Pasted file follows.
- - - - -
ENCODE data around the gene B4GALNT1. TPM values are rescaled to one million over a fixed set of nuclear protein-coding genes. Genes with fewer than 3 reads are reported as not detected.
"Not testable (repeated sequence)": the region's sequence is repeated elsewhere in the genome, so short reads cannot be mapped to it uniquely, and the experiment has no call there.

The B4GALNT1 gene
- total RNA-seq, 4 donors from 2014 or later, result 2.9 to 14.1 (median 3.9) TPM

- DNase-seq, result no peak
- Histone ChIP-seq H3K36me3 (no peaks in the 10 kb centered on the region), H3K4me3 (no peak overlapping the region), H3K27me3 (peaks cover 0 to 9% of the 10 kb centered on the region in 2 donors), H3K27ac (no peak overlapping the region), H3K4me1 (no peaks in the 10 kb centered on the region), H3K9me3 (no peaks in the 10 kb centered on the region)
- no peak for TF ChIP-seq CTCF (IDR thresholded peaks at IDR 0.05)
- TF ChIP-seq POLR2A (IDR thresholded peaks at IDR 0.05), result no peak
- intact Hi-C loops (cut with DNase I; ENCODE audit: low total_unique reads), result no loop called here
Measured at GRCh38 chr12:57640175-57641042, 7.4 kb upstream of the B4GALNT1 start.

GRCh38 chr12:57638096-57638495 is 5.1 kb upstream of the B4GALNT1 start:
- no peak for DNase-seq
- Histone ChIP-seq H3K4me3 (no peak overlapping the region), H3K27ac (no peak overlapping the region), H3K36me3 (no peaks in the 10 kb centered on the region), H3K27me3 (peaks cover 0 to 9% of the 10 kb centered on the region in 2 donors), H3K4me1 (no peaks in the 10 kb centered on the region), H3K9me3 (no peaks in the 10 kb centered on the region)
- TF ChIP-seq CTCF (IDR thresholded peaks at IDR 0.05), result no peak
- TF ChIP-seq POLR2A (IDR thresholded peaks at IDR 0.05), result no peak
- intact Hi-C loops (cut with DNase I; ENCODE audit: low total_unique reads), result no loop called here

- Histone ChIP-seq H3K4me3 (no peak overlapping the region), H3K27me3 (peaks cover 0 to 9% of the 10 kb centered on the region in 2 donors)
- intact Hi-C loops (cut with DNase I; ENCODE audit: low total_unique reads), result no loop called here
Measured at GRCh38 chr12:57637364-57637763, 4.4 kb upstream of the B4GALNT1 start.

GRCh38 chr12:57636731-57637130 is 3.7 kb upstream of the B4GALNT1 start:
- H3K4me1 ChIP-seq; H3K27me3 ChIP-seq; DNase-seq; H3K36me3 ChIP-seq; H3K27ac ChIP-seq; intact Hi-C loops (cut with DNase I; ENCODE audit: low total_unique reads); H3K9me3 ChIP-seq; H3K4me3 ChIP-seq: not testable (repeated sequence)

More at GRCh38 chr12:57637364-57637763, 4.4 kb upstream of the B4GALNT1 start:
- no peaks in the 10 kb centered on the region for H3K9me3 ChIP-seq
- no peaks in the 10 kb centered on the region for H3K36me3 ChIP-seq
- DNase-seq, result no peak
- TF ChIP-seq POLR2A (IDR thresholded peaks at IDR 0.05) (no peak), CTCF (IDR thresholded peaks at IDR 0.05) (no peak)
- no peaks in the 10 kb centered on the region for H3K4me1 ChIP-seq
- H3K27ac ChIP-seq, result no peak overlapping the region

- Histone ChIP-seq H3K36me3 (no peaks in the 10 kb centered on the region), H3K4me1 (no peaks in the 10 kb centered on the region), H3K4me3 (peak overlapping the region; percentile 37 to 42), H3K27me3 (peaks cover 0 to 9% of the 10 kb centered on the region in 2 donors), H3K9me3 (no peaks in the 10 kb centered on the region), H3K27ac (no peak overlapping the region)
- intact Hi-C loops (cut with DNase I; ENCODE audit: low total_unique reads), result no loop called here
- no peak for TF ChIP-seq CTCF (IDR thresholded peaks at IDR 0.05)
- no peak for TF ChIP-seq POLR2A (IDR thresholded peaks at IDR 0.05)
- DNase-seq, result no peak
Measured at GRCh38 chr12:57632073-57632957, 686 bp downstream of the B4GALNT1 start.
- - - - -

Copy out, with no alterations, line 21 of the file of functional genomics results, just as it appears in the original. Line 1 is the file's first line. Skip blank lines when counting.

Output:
- H3K4me1 ChIP-seq; H3K27me3 ChIP-seq; DNase-seq; H3K36me3 ChIP-seq; H3K27ac ChIP-seq; intact Hi-C loops (cut with DNase I; ENCODE audit: low total_unique reads); H3K9me3 ChIP-seq; H3K4me3 ChIP-seq: not testable (repeated sequence)